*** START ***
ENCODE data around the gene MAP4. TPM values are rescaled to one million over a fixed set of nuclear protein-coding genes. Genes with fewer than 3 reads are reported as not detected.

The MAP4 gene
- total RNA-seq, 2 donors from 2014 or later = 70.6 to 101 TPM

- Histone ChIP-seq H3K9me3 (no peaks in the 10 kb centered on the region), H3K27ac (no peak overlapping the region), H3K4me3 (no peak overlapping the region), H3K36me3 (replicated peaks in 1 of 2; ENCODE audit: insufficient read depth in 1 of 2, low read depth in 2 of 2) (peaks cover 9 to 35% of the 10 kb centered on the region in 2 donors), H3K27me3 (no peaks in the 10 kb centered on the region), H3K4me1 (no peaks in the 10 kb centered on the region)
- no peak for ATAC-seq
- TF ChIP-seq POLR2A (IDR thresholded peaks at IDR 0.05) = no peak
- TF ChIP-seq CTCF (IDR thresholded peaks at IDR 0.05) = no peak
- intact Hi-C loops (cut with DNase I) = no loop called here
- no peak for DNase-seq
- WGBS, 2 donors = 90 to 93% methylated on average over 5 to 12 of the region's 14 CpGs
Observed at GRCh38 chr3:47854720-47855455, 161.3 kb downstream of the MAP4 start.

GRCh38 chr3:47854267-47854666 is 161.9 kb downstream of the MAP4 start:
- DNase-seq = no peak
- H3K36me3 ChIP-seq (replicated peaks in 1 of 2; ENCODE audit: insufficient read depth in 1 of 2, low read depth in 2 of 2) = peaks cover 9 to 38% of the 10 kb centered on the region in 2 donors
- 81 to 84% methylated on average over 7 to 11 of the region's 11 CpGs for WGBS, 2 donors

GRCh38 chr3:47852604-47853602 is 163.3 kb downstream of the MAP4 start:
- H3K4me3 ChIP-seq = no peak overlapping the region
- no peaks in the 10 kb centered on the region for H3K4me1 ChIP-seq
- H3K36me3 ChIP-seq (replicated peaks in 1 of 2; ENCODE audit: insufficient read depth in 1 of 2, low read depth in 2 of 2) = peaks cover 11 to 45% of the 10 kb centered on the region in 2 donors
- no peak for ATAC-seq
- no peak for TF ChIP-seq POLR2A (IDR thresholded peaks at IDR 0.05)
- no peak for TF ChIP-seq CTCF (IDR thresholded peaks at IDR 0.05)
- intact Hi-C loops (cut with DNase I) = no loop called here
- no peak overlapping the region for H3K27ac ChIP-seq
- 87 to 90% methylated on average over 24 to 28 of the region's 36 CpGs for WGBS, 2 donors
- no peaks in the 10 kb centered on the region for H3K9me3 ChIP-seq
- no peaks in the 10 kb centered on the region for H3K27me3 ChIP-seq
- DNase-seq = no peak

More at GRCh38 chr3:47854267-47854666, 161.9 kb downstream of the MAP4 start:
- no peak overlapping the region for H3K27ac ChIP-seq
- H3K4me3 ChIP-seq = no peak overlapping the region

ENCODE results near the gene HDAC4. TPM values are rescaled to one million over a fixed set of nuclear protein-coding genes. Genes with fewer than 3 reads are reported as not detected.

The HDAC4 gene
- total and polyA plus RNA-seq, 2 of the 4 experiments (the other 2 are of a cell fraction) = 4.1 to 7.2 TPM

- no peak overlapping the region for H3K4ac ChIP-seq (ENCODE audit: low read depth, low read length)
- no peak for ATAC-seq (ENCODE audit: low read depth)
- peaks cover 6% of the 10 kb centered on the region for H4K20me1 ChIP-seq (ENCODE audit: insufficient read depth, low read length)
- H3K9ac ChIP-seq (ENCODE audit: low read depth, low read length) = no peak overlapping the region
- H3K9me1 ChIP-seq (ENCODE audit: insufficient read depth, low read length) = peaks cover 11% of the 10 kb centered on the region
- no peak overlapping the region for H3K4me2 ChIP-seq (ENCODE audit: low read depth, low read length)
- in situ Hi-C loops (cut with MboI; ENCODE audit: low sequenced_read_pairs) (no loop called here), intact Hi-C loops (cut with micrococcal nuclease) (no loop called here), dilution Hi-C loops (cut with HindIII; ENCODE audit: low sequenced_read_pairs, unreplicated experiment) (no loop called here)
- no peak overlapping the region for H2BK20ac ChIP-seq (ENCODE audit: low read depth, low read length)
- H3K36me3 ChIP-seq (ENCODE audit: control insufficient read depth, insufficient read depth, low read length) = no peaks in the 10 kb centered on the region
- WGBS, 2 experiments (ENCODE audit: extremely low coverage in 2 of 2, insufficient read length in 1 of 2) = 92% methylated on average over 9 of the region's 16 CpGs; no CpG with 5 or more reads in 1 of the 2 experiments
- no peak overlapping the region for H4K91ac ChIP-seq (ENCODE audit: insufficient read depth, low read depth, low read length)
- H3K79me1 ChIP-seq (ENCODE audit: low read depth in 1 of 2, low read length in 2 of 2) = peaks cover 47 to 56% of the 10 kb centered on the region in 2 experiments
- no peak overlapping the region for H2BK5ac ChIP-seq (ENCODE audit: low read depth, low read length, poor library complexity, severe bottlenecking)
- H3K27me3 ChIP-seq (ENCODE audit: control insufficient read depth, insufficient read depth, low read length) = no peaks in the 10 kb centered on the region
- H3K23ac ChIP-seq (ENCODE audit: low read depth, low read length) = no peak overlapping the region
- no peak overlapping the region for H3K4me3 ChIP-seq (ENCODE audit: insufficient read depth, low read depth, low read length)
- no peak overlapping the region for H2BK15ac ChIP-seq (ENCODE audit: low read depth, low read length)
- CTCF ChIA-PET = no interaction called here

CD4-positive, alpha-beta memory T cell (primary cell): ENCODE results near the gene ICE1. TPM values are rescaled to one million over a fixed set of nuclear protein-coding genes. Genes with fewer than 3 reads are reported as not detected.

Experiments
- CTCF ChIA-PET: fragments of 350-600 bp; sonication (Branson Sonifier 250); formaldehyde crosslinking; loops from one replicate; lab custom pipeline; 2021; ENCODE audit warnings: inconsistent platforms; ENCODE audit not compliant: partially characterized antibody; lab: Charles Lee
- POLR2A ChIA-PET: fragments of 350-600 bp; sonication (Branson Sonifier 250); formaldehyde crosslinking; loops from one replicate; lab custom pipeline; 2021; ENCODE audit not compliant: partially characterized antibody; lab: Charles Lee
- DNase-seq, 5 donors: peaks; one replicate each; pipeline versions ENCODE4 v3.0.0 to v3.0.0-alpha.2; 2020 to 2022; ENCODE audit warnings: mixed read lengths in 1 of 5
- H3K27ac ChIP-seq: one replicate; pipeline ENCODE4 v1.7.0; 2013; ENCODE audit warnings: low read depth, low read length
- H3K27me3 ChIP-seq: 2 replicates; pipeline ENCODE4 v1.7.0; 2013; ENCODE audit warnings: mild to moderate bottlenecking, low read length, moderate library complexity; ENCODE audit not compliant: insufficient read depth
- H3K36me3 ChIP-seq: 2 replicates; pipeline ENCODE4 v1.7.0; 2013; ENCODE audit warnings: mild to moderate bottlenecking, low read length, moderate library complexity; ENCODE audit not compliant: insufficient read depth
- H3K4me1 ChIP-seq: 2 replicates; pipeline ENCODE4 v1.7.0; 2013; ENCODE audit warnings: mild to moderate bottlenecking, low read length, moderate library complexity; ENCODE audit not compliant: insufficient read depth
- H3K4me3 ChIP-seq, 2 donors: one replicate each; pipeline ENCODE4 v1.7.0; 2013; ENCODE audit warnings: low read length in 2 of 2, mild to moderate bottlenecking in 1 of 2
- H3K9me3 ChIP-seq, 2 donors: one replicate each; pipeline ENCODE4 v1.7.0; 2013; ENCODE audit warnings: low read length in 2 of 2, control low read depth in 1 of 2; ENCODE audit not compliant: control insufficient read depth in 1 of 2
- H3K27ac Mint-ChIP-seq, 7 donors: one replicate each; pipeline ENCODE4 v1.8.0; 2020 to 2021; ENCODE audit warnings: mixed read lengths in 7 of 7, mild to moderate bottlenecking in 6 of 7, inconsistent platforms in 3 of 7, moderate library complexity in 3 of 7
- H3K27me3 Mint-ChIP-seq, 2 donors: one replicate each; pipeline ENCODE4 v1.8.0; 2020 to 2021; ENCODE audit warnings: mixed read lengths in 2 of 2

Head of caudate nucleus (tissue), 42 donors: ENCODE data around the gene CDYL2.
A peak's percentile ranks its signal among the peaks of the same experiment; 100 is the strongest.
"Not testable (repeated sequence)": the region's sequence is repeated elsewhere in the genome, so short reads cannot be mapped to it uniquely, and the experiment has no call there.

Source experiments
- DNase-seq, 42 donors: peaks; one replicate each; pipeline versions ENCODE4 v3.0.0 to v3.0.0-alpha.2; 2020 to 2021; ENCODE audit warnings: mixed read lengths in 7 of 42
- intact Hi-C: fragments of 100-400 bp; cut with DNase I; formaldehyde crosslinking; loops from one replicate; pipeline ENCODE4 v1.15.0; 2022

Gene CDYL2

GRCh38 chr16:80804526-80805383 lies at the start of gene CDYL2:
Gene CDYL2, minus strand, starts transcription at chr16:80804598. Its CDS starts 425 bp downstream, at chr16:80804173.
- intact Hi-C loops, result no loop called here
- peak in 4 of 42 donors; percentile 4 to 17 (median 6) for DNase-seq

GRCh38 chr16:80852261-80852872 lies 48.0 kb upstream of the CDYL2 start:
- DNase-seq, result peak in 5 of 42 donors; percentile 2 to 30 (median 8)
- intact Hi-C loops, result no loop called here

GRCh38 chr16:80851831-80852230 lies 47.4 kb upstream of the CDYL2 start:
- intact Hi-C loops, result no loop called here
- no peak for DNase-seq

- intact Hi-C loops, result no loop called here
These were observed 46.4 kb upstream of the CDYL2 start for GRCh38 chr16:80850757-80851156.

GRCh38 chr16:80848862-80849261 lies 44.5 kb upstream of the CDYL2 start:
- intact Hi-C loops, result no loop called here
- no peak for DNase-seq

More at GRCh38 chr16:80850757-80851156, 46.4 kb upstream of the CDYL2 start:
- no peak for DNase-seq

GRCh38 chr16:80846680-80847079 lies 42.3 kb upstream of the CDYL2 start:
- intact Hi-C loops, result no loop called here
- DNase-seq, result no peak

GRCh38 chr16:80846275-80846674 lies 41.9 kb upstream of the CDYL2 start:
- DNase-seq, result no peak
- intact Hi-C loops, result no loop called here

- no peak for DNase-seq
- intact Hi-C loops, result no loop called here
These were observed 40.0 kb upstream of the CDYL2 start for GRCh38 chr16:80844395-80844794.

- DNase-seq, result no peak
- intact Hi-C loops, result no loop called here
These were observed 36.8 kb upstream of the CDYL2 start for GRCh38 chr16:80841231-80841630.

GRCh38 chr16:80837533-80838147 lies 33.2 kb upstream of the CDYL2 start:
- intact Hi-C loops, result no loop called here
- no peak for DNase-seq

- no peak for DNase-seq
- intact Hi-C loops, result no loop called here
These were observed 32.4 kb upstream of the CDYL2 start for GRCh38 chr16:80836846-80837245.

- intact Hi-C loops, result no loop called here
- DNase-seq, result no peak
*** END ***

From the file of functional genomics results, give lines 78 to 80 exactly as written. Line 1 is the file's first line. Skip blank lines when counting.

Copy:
- DNase-seq, result peak in 5 of 42 donors; percentile 2 to 30 (median 8)
- intact Hi-C loops, result no loop called here

GRCh38 chr16:80851831-80852230 lies 47.4 kb upstream of the CDYL2 start: